“You Have a Big Imagination or 400,000 Ways to Cry.”
I am a sad girl,
but my face makes other plans,
focusing energy on this smile, so as not to waste it on pain.
The first thing they took was my sleep,
eyes heavy but wide open,
thinking maybe I missed something,
maybe the cavalry is still coming.
They didn’t come,
so I bought bigger pillows.
My grandmother could cure anything
by talking the life out of it.
And she said that I could make a thief in a silo laugh in the middle of our raging war.
War makes a broken marriage bed out of sorrow.
You want nothing more than to disappear,
but your heart can’t salvage enough remnants to leave.
But joy —
joy is the armor we carried across the borders of our broken homeland.
A hasty mix of stories and faces that lasts long after the flavor is gone.
A muscle memory that overcomes even the most bitter of times,
my memory is spotted with days of laughing until I cried,
or crying until I laughed.
Laughter and tears are both involuntary human reactions,
testaments to our capacity for expression.
So allow me to express
that if I make you laugh, it’s usually on purpose.
And if I make you cry, I’ll still think you are beautiful.
This is for my cousin Zeinab,
bedridden on a random afternoon.
I hadn’t seen her since the last time we were in Sudan together,
and there I was at her hospital bedside
in a 400-year-old building in France.
Zeinab wanted to hear poems.
Suddenly, English, Arabic and French were not enough.
Every word I knew became empty noise,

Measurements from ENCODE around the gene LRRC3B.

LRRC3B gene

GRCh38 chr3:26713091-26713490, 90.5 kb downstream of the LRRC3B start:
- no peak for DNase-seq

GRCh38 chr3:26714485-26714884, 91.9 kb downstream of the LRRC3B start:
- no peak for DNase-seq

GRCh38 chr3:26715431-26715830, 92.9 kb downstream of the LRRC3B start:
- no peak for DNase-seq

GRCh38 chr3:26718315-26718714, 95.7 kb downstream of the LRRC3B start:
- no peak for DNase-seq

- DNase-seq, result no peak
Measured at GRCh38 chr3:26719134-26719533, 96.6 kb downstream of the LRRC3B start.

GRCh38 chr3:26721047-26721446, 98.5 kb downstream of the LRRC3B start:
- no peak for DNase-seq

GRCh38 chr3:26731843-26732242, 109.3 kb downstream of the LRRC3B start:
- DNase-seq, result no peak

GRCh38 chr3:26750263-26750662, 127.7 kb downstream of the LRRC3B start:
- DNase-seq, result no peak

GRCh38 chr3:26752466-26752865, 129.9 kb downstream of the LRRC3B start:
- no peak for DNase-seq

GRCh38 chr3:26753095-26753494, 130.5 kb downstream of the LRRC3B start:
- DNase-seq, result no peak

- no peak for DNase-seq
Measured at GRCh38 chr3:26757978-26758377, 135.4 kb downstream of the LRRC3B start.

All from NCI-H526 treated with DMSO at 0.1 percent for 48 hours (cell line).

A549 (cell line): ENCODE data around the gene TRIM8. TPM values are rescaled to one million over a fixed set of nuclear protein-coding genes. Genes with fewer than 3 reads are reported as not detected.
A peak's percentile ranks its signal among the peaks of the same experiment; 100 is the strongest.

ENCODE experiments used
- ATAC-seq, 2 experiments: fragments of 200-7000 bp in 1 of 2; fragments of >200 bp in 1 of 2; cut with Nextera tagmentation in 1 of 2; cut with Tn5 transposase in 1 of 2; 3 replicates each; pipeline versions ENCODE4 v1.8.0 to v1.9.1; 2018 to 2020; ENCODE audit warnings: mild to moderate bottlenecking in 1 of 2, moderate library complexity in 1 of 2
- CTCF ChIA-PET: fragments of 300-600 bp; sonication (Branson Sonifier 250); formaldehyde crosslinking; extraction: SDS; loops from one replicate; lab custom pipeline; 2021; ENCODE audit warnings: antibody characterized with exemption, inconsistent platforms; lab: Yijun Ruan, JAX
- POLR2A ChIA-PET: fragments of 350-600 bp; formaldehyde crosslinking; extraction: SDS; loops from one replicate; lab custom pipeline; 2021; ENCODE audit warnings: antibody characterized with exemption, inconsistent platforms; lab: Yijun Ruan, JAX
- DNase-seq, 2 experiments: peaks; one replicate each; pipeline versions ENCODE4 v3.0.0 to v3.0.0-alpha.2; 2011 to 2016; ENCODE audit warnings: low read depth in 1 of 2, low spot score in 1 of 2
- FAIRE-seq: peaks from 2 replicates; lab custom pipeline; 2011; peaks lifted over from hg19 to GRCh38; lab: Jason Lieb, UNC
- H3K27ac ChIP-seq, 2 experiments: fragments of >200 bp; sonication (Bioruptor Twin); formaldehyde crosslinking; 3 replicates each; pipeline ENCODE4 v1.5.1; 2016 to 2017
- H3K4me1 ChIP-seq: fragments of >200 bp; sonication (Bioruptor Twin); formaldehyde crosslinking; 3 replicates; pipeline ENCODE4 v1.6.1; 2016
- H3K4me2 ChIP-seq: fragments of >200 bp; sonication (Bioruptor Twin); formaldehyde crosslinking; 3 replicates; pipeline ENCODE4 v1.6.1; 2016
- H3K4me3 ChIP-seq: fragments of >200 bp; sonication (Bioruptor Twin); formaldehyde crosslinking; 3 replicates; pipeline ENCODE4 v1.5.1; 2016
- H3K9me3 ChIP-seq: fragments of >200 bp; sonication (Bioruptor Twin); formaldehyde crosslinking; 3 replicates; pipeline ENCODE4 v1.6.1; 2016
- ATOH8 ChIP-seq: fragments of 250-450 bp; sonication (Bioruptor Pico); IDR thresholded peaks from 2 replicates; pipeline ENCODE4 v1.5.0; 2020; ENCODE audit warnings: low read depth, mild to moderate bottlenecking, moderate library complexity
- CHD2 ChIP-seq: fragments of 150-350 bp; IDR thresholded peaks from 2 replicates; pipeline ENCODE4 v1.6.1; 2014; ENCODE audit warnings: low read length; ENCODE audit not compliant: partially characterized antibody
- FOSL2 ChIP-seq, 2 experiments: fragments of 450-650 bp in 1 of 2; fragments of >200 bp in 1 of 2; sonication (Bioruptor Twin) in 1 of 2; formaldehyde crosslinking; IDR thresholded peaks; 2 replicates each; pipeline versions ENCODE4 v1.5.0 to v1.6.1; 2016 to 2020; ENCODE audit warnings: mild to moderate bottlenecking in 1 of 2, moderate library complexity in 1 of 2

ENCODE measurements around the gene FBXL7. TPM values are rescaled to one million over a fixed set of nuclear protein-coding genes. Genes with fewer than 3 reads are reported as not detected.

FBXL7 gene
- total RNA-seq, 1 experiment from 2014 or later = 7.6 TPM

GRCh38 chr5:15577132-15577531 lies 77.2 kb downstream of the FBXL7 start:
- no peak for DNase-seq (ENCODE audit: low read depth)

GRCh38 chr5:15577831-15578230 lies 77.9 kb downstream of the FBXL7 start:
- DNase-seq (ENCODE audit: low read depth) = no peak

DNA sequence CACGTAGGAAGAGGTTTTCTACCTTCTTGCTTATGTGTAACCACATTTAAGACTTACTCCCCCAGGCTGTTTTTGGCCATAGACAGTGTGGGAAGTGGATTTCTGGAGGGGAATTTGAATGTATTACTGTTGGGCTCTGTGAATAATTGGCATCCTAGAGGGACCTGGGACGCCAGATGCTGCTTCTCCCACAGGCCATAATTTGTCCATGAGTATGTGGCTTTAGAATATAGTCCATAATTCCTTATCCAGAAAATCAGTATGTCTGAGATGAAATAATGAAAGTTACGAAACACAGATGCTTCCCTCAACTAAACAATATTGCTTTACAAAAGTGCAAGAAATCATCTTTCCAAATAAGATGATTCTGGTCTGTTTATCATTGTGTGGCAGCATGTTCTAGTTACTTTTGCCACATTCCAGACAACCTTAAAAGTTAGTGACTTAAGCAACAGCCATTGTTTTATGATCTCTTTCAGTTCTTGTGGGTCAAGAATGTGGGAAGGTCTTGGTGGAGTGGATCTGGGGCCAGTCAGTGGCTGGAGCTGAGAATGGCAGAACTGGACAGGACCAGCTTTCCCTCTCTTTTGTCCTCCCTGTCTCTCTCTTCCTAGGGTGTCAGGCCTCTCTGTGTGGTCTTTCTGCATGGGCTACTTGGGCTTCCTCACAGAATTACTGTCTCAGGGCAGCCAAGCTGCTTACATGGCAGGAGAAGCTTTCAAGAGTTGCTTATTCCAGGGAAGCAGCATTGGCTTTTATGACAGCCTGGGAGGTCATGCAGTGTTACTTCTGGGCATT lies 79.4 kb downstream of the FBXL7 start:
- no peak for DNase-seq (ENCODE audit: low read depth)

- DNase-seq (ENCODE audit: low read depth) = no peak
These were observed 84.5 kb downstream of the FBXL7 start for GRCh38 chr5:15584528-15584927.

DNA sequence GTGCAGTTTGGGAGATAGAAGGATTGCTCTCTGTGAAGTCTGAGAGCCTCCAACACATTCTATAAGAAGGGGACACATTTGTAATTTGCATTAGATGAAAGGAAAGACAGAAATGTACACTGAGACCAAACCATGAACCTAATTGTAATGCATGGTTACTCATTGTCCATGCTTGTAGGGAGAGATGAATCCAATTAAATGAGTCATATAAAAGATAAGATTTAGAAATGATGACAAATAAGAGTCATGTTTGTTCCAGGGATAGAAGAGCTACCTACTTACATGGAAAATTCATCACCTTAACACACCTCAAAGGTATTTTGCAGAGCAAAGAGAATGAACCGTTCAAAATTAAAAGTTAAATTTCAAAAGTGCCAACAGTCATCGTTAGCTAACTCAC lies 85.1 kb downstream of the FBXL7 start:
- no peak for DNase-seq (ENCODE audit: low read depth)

and Zeinab said, “Well, get on with it.”
And I read her everything that I could, and we laughed, and we loved it,
and it was the most important stage that I’ve ever stood on,
surrounded by family,
by remnants of a people who were given as a dowry to a relentless war
but still managed to make pearls of this life;
by the ones who taught me to not only laugh,
but to live in the face of death;
who placed their hands across the sky,
measuring the distance to the sun and saying, “Smile; I’m gonna meet you there.”
And for Zeinab —
Zeinab, who taught me love in a place like France,
Zeinab, who wanted to hear poems on her deathbed —
Her heart muscles expanded until they couldn’t function.
And she held me, and she made me feel like gold.
And I said, “Zeinab,
isn’t it strange that your only problem
is that your heart was too big?”
Syndicated from Ted.com. Emtithal “Emi” Mahmoud dedicates her time to spreading understanding through poetry and advocacy, particularly for the cause of refugees and disadvantaged communities the world over.